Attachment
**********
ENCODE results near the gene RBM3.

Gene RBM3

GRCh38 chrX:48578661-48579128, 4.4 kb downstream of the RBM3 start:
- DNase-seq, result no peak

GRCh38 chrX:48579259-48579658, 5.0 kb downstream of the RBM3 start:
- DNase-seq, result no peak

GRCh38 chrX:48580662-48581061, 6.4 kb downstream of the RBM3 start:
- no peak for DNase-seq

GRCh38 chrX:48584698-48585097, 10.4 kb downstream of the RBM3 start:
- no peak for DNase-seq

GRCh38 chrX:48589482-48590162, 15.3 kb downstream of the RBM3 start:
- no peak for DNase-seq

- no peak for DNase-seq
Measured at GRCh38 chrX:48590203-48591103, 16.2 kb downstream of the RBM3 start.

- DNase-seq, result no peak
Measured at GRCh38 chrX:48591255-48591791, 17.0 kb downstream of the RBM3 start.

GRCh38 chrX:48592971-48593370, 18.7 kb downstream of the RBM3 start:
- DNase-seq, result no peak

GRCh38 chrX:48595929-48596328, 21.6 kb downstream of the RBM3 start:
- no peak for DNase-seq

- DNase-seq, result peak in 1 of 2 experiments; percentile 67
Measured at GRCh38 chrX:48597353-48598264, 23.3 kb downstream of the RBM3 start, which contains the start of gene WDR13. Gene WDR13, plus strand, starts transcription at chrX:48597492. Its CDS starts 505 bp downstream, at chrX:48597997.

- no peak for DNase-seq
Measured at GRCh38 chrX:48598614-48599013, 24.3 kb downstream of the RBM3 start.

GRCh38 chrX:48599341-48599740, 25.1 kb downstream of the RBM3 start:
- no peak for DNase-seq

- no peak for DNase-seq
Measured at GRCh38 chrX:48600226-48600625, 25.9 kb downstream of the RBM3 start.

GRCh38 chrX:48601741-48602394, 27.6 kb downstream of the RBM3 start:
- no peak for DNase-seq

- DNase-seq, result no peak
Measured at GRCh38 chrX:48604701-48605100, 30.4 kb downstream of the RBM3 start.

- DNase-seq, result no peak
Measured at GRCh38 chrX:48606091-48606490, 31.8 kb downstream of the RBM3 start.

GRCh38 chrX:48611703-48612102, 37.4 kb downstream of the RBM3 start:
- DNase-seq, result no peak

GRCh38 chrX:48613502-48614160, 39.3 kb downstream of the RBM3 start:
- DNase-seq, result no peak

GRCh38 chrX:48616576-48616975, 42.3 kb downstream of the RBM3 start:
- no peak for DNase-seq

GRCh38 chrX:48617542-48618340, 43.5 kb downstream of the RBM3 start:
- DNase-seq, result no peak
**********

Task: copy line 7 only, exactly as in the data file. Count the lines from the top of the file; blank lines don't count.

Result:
GRCh38 chrX:48580662-48581061, 6.4 kb downstream of the RBM3 start: